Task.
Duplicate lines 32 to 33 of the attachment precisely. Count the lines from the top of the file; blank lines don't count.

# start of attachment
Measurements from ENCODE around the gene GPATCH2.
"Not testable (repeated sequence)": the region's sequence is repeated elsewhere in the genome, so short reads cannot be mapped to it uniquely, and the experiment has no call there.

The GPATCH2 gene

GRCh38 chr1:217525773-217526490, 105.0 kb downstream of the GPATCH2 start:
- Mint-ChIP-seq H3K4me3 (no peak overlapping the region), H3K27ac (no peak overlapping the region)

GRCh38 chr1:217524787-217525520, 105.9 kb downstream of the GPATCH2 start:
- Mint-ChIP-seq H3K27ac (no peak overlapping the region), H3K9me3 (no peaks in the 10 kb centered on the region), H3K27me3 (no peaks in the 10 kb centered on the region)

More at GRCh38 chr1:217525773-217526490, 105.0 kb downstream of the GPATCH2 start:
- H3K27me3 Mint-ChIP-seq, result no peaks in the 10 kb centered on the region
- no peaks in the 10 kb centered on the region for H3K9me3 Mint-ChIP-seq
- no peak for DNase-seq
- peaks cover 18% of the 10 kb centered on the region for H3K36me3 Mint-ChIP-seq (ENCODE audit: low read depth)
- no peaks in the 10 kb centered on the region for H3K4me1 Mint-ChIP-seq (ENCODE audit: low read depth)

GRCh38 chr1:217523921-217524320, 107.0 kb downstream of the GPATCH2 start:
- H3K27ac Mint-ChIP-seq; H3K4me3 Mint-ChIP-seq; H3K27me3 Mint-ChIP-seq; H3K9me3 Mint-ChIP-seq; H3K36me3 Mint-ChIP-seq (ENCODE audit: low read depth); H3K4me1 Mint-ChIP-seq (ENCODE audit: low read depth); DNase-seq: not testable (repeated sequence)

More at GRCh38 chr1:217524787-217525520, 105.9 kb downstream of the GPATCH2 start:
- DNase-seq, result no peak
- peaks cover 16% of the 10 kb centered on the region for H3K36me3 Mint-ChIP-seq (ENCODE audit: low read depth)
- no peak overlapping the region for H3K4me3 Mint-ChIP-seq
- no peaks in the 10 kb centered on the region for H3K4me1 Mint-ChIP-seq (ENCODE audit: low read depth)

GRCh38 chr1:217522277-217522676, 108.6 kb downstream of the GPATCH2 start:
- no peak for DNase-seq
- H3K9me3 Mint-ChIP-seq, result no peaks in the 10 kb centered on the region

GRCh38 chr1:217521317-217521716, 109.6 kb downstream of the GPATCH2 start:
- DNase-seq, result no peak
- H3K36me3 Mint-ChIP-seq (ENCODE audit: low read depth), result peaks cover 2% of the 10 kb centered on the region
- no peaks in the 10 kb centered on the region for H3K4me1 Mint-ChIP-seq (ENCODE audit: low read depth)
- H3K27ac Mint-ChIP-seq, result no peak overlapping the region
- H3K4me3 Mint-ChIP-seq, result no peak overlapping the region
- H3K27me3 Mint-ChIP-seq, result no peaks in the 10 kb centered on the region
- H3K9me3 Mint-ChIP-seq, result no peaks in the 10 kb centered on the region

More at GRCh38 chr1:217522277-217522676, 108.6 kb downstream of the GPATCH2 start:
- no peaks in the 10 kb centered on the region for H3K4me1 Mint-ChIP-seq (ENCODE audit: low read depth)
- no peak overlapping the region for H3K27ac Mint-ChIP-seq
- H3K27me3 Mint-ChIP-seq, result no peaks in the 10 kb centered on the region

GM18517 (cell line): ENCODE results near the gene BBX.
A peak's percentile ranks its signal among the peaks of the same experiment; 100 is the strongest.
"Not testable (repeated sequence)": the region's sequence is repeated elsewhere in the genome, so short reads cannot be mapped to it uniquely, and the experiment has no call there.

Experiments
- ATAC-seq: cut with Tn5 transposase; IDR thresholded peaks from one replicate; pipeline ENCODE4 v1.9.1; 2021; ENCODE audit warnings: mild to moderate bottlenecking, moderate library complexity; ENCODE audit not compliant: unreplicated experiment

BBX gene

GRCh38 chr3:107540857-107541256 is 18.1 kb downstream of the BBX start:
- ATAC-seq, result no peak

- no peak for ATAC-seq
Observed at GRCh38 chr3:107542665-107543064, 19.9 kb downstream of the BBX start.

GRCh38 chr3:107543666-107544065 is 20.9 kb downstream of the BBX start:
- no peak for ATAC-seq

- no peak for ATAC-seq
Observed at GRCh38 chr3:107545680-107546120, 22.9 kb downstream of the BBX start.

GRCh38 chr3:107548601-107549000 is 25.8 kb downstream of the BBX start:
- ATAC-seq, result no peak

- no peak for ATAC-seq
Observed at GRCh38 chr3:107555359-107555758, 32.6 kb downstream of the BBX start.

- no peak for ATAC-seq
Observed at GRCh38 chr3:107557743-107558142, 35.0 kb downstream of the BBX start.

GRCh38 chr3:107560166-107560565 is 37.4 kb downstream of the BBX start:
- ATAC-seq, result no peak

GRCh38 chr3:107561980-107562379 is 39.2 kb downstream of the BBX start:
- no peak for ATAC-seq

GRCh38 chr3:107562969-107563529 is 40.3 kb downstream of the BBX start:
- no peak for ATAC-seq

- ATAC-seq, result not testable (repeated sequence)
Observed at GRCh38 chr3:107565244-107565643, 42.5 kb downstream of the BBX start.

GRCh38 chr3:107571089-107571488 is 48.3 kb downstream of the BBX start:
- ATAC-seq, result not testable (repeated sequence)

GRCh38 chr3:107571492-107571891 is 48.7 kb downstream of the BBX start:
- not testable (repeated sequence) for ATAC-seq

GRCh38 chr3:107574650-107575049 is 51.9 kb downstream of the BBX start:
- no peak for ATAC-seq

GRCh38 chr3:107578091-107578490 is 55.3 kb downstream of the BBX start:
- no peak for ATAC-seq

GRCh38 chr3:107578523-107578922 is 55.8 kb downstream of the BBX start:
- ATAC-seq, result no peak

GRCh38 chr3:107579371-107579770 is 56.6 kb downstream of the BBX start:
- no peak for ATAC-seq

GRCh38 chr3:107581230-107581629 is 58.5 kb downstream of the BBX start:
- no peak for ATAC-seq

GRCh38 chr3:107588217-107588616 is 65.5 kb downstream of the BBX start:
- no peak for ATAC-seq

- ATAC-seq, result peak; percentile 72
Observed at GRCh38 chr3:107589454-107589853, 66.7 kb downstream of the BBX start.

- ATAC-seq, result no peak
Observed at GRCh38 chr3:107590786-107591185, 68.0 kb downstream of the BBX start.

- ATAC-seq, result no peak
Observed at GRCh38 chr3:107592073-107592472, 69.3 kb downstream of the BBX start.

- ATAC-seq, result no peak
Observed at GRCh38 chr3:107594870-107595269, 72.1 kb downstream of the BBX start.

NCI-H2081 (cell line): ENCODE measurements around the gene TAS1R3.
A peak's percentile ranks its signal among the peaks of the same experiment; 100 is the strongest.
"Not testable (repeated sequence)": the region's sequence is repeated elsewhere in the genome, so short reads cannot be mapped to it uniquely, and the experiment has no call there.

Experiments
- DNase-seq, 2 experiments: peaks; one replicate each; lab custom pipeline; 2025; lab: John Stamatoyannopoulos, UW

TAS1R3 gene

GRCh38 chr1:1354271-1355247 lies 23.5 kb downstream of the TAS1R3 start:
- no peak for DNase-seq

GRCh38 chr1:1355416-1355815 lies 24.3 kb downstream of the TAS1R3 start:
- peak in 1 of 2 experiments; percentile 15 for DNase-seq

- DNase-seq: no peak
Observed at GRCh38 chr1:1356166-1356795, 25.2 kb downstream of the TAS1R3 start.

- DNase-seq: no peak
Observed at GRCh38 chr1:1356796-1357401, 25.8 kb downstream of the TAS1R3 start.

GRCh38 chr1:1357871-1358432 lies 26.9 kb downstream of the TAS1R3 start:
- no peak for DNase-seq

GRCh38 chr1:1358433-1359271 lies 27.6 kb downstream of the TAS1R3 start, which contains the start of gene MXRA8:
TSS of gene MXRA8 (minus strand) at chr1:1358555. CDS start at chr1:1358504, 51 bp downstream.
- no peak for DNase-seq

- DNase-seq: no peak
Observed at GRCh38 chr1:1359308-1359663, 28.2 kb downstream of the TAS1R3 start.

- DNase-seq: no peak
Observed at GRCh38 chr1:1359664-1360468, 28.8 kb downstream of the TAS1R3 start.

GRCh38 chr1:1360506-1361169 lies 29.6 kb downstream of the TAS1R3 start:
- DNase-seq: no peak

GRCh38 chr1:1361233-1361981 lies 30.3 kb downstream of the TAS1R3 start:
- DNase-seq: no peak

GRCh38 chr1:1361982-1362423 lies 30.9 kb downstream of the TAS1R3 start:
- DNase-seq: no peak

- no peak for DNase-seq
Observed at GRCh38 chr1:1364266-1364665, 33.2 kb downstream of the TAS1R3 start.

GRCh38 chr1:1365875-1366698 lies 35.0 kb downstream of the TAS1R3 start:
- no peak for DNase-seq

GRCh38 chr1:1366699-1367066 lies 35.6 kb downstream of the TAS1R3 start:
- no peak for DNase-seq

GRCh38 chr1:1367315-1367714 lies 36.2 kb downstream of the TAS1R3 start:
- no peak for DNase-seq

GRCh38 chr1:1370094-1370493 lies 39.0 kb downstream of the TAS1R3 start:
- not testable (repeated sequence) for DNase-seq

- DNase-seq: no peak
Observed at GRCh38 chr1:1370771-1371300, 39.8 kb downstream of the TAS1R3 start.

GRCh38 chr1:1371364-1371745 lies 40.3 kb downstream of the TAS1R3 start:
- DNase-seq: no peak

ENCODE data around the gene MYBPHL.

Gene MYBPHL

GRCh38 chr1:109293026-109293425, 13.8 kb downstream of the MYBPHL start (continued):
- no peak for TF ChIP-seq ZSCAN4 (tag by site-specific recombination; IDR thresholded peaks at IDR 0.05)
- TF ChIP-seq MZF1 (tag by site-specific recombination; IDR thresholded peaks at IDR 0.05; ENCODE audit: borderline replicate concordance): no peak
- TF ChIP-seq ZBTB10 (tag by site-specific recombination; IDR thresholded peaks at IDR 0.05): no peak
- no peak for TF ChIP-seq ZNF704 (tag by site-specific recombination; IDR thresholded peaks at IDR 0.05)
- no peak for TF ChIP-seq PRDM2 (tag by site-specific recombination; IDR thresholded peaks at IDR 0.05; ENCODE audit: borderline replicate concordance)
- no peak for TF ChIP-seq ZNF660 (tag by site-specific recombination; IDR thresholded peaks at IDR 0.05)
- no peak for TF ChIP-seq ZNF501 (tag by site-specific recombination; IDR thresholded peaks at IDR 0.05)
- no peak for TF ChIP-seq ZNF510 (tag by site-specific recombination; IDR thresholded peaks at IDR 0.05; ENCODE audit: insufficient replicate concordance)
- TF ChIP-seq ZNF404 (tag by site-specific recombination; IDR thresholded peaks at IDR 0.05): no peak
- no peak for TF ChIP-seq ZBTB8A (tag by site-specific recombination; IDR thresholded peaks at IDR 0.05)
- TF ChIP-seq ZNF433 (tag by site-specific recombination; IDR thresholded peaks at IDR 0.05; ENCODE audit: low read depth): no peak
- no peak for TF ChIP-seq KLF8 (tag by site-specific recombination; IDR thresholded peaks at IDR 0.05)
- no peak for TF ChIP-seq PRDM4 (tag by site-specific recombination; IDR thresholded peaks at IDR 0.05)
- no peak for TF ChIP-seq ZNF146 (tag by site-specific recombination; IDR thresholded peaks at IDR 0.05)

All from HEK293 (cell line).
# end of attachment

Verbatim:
More at GRCh38 chr1:217522277-217522676, 108.6 kb downstream of the GPATCH2 start:
- no peaks in the 10 kb centered on the region for H3K4me1 Mint-ChIP-seq (ENCODE audit: low read depth)